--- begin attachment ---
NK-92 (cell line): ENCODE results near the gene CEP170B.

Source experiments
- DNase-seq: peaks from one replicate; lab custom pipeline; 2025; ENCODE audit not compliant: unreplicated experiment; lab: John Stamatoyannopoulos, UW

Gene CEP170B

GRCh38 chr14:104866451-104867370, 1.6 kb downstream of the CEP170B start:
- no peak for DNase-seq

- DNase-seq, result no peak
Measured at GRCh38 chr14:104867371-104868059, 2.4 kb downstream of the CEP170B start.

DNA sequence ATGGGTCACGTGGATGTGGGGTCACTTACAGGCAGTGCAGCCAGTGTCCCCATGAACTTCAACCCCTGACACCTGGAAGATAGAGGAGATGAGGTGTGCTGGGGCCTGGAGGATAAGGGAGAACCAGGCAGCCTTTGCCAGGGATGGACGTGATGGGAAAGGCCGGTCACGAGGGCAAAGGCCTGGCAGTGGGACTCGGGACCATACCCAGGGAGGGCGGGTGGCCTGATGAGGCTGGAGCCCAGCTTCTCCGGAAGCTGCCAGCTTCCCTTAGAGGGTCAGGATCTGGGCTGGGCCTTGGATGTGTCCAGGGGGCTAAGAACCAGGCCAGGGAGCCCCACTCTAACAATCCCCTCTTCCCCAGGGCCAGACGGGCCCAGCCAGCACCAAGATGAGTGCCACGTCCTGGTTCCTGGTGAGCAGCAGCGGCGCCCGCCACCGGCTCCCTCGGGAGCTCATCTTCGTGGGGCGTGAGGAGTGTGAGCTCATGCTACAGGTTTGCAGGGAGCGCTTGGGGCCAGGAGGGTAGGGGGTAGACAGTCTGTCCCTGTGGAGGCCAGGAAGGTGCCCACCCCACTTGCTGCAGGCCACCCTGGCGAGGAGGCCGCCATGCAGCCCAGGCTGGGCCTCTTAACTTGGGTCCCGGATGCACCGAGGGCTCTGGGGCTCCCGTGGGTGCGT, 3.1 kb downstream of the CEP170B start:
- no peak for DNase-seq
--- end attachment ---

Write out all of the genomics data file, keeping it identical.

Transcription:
NK-92 (cell line): ENCODE results near the gene CEP170B.

Source experiments
- DNase-seq: peaks from one replicate; lab custom pipeline; 2025; ENCODE audit not compliant: unreplicated experiment; lab: John Stamatoyannopoulos, UW

Gene CEP170B

GRCh38 chr14:104866451-104867370, 1.6 kb downstream of the CEP170B start:
- no peak for DNase-seq

- DNase-seq, result no peak
Measured at GRCh38 chr14:104867371-104868059, 2.4 kb downstream of the CEP170B start.

DNA sequence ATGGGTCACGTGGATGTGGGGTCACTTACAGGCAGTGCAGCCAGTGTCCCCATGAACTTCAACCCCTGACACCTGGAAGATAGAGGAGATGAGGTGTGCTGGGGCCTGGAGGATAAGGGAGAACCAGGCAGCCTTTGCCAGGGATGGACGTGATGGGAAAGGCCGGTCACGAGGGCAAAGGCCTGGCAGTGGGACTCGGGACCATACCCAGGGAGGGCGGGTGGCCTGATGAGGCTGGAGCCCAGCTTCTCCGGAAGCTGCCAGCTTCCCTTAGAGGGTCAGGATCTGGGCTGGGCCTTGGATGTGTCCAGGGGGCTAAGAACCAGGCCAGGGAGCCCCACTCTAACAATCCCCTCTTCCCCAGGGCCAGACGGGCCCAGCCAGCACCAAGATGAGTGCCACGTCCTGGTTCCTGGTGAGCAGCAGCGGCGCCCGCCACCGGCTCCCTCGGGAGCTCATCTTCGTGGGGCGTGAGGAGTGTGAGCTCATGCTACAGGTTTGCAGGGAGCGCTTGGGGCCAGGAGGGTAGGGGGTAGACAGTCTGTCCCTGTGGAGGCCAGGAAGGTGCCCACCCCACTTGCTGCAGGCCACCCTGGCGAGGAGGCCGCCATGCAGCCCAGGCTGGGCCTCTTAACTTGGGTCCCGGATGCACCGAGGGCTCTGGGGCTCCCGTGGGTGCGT, 3.1 kb downstream of the CEP170B start:
- no peak for DNase-seq